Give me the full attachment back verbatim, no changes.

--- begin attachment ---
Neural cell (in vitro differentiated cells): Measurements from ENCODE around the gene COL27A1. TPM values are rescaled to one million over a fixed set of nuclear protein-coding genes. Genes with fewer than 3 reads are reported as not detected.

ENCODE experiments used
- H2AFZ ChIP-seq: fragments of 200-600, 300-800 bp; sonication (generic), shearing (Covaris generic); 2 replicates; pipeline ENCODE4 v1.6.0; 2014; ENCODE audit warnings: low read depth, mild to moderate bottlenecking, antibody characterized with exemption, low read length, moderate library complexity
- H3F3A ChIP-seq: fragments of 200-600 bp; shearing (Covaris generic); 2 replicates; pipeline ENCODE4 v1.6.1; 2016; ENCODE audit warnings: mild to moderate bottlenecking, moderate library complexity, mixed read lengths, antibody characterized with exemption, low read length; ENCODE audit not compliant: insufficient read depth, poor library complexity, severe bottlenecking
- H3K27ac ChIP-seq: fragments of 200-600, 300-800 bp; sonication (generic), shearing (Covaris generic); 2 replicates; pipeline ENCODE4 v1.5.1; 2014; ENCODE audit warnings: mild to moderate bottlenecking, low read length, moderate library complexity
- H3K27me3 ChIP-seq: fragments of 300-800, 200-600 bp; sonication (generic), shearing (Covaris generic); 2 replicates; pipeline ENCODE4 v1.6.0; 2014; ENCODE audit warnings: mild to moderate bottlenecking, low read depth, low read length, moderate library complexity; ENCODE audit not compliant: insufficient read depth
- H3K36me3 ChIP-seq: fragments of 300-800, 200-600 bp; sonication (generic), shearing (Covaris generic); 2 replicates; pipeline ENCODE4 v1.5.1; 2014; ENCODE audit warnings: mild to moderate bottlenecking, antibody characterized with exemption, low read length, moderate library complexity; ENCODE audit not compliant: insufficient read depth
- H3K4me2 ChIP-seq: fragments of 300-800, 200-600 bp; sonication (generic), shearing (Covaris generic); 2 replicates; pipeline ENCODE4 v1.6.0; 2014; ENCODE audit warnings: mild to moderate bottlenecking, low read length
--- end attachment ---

Neural cell (in vitro differentiated cells): Measurements from ENCODE around the gene COL27A1. TPM values are rescaled to one million over a fixed set of nuclear protein-coding genes. Genes with fewer than 3 reads are reported as not detected.

ENCODE experiments used
- H2AFZ ChIP-seq: fragments of 200-600, 300-800 bp; sonication (generic), shearing (Covaris generic); 2 replicates; pipeline ENCODE4 v1.6.0; 2014; ENCODE audit warnings: low read depth, mild to moderate bottlenecking, antibody characterized with exemption, low read length, moderate library complexity
- H3F3A ChIP-seq: fragments of 200-600 bp; shearing (Covaris generic); 2 replicates; pipeline ENCODE4 v1.6.1; 2016; ENCODE audit warnings: mild to moderate bottlenecking, moderate library complexity, mixed read lengths, antibody characterized with exemption, low read length; ENCODE audit not compliant: insufficient read depth, poor library complexity, severe bottlenecking
- H3K27ac ChIP-seq: fragments of 200-600, 300-800 bp; sonication (generic), shearing (Covaris generic); 2 replicates; pipeline ENCODE4 v1.5.1; 2014; ENCODE audit warnings: mild to moderate bottlenecking, low read length, moderate library complexity
- H3K27me3 ChIP-seq: fragments of 300-800, 200-600 bp; sonication (generic), shearing (Covaris generic); 2 replicates; pipeline ENCODE4 v1.6.0; 2014; ENCODE audit warnings: mild to moderate bottlenecking, low read depth, low read length, moderate library complexity; ENCODE audit not compliant: insufficient read depth
- H3K36me3 ChIP-seq: fragments of 300-800, 200-600 bp; sonication (generic), shearing (Covaris generic); 2 replicates; pipeline ENCODE4 v1.5.1; 2014; ENCODE audit warnings: mild to moderate bottlenecking, antibody characterized with exemption, low read length, moderate library complexity; ENCODE audit not compliant: insufficient read depth
- H3K4me2 ChIP-seq: fragments of 300-800, 200-600 bp; sonication (generic), shearing (Covaris generic); 2 replicates; pipeline ENCODE4 v1.6.0; 2014; ENCODE audit warnings: mild to moderate bottlenecking, low read length